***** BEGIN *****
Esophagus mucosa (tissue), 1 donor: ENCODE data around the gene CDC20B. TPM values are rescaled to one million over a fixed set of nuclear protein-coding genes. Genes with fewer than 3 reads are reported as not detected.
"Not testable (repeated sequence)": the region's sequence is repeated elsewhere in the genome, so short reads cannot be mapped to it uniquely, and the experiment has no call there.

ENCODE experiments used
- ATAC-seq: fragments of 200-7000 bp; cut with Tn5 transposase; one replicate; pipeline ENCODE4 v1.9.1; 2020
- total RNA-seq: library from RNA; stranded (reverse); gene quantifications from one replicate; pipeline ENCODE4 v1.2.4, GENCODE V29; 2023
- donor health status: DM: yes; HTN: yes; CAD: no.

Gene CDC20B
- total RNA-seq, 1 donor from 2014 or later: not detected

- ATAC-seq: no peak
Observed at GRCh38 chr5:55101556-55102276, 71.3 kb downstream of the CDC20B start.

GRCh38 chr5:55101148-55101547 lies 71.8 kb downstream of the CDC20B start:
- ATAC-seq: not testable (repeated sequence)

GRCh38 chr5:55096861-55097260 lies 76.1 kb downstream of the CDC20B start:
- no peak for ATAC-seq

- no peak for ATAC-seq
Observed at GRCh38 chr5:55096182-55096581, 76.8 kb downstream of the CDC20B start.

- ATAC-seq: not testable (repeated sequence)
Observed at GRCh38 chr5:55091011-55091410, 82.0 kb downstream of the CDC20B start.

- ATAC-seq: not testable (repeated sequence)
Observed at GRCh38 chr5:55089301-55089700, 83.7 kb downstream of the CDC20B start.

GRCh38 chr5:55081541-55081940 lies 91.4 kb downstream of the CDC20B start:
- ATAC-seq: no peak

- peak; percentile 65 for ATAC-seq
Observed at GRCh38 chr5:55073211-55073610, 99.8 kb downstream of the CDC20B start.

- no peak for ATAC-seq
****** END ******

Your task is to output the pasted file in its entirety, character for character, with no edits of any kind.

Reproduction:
Esophagus mucosa (tissue), 1 donor: ENCODE data around the gene CDC20B. TPM values are rescaled to one million over a fixed set of nuclear protein-coding genes. Genes with fewer than 3 reads are reported as not detected.
"Not testable (repeated sequence)": the region's sequence is repeated elsewhere in the genome, so short reads cannot be mapped to it uniquely, and the experiment has no call there.

ENCODE experiments used
- ATAC-seq: fragments of 200-7000 bp; cut with Tn5 transposase; one replicate; pipeline ENCODE4 v1.9.1; 2020
- total RNA-seq: library from RNA; stranded (reverse); gene quantifications from one replicate; pipeline ENCODE4 v1.2.4, GENCODE V29; 2023
- donor health status: DM: yes; HTN: yes; CAD: no.

Gene CDC20B
- total RNA-seq, 1 donor from 2014 or later: not detected

- ATAC-seq: no peak
Observed at GRCh38 chr5:55101556-55102276, 71.3 kb downstream of the CDC20B start.

GRCh38 chr5:55101148-55101547 lies 71.8 kb downstream of the CDC20B start:
- ATAC-seq: not testable (repeated sequence)

GRCh38 chr5:55096861-55097260 lies 76.1 kb downstream of the CDC20B start:
- no peak for ATAC-seq

- no peak for ATAC-seq
Observed at GRCh38 chr5:55096182-55096581, 76.8 kb downstream of the CDC20B start.

- ATAC-seq: not testable (repeated sequence)
Observed at GRCh38 chr5:55091011-55091410, 82.0 kb downstream of the CDC20B start.

- ATAC-seq: not testable (repeated sequence)
Observed at GRCh38 chr5:55089301-55089700, 83.7 kb downstream of the CDC20B start.

GRCh38 chr5:55081541-55081940 lies 91.4 kb downstream of the CDC20B start:
- ATAC-seq: no peak

- peak; percentile 65 for ATAC-seq
Observed at GRCh38 chr5:55073211-55073610, 99.8 kb downstream of the CDC20B start.

- no peak for ATAC-seq